If you invest in multiple cryptocurrencies, keeping track of all your holdings can be hard. That's why we designed the njinni12 portfolio. It went from a simple tracking app to a more advanced one with special features and functionalities like the advanced charts and sell option. However, you can choose to take advantage of these advanced functions or you can choose to keep it simple and ignore the more complicated features.
In this guide, we explain how to take advantage of our risk analysis section. This section calculates various factors to determined how risky your investments are. Take a look:
Step 1: Click on the "Risk Analysis" tab
Now, you'll see four different pie charts.
Let's go through each of them and what they mean.
1. Wallet/Exchange exposure
It is good to know where your money is kept, as in general, exchanges are more prone to be hacked, therefore they are more risky places to keep your coins at. This chart shows how much (in absolute and percentage terms) of your money is kept either at an exchange or in a wallet. If your chart shows ‘unknown’, edit your coin information and it will show the right proportions.
2. Crypto exposure
The crypto exposure chart helps you keeping an eye on your portfolio composition. It shows which coin you are the most exposed to (which coin price will affect your portfolio value the most). To reduce the risk of one dominant coin exposure, you can choose to diversify and have many coins with a similar percentage in your portfolio. This is called portfolio diversification theory where having more assets generally lowers the risk profile of your portfolio because of different correlations amongst them. General theory the more the better although you can just bet on one horse if you'd like.
3. Liquidity Exposure (Time Until Liquidation)
Liquidity exposure means that you are at risk of not finding a counterparty when you want to close your open position (or you have to wait for a long time). We have created a measure for you called “time until liquidation” which is calculated based on the last thirty days average volume of a coin (versus the base currency of your portfolio), and the quantity of that coin you currently hold.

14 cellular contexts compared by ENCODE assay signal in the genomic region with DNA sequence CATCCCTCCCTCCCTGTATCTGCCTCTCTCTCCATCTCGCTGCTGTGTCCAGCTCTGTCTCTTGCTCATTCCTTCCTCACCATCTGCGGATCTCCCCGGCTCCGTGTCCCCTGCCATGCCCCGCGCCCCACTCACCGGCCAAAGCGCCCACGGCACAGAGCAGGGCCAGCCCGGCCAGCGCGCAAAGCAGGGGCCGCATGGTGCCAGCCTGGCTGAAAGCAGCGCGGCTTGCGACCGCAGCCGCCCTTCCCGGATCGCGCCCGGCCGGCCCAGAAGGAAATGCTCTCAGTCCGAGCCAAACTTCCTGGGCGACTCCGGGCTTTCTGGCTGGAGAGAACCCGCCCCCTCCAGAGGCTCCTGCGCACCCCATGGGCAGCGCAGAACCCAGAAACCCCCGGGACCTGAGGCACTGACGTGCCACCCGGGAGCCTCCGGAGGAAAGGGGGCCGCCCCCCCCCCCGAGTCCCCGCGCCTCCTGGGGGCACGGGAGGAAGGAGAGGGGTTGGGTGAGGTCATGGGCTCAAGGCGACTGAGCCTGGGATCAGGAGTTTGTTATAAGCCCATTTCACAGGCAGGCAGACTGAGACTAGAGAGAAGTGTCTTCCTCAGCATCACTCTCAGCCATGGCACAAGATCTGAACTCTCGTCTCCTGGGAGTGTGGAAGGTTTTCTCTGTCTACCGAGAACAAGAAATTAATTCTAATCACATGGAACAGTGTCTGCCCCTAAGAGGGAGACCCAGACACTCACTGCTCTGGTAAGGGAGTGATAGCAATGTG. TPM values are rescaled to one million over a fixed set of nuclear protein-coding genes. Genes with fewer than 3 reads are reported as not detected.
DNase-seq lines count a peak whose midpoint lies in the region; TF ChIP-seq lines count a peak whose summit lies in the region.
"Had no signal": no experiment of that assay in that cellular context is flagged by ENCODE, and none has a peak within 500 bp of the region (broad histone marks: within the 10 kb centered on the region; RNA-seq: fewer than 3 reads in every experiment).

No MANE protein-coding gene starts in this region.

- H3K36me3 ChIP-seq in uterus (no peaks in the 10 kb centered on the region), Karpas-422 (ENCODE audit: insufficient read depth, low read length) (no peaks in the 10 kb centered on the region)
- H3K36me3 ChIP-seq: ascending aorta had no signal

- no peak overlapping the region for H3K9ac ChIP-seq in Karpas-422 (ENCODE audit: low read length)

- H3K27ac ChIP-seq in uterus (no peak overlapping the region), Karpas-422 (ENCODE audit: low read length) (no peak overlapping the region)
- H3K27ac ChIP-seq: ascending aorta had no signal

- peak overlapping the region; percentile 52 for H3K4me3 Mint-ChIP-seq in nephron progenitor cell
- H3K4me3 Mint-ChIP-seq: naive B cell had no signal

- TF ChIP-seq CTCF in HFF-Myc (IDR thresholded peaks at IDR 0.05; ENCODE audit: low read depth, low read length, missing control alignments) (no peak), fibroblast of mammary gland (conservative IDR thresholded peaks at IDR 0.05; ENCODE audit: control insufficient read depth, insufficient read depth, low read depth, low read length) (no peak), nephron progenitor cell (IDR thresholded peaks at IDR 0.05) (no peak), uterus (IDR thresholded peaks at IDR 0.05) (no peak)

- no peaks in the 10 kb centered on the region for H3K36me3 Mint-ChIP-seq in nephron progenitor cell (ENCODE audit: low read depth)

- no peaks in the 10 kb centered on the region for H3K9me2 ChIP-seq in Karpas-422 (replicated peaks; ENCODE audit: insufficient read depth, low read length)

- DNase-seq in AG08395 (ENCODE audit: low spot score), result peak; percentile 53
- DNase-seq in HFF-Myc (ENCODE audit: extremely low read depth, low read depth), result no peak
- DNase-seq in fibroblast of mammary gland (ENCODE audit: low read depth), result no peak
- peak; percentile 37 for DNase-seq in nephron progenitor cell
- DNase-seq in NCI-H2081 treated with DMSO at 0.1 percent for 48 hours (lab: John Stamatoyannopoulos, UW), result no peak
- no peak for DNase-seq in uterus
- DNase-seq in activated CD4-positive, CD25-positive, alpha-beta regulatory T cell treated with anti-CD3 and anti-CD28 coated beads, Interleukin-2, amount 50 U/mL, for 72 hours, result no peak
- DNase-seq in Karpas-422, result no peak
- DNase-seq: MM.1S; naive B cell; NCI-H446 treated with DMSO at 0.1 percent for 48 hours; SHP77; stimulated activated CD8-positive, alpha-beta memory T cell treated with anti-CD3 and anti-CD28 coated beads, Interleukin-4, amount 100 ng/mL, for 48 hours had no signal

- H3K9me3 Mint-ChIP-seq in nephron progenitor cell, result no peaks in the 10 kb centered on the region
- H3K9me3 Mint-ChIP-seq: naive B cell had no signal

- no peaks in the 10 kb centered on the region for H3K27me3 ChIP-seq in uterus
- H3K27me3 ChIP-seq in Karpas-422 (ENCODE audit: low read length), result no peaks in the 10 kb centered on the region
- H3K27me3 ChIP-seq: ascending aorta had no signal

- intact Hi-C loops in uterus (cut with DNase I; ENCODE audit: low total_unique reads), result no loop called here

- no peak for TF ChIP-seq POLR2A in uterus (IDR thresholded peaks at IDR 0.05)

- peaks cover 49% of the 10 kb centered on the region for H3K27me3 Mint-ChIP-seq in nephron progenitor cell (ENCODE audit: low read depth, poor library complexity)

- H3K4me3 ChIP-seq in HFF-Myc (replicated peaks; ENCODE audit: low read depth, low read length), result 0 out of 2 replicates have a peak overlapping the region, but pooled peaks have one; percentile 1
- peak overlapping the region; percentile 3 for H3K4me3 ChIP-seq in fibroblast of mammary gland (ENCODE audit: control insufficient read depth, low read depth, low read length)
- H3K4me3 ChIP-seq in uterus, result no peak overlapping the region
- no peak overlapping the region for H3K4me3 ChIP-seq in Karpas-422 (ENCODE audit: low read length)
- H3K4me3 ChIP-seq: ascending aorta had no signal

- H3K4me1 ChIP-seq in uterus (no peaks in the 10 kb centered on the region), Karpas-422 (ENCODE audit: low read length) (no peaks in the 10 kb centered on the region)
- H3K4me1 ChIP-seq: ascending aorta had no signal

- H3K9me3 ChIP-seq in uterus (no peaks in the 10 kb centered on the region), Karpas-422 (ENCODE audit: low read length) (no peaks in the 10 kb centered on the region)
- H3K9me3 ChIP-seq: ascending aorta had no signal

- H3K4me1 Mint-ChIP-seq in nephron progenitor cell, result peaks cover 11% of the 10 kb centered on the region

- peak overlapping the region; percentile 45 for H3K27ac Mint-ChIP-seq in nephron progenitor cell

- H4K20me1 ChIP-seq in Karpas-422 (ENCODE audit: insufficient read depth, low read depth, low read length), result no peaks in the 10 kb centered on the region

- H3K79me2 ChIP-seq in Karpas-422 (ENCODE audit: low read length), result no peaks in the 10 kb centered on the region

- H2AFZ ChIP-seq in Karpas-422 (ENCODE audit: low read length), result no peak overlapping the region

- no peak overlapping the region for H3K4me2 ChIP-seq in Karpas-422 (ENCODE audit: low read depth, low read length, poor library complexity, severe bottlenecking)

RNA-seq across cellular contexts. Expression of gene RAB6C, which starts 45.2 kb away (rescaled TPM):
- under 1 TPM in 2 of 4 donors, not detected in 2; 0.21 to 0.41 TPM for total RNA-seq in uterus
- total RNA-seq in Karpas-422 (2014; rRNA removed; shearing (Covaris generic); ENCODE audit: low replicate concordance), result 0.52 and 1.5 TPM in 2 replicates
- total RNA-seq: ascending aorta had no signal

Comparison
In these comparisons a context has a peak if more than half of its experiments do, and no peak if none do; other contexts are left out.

For example: if a coin is traded with a volume of 1 unit every hour, and you hold 2 units of that coin, your average time until liquidation will be 2 hours (you sell 1 coin each hour in average). This measure is not based on current market buy-sell orders, and does not reflect the real-time market conditions. Its primary goal is to give you an estimate of your portfolio’s liquidity risk based on past transaction volumes.
4. Volatility exposure
The volatility exposure chart gives you an overview on the price swings of your portfolio. The higher the volatility, the bigger movements you can expect in your portfolio value. Price change is a risk, as the change can be either down or up.
Volatility is calculated basedon the last 30 days price changes returns and then annualized.
Let’s say your portfolio has a volatility of 20%. This shows that based on your portfolio’s last 30-day performance, you can expect that within 1-year horizon, the return of your portfolio can improve 20% or deteriorate 20% compared to the average return of last 30 days.
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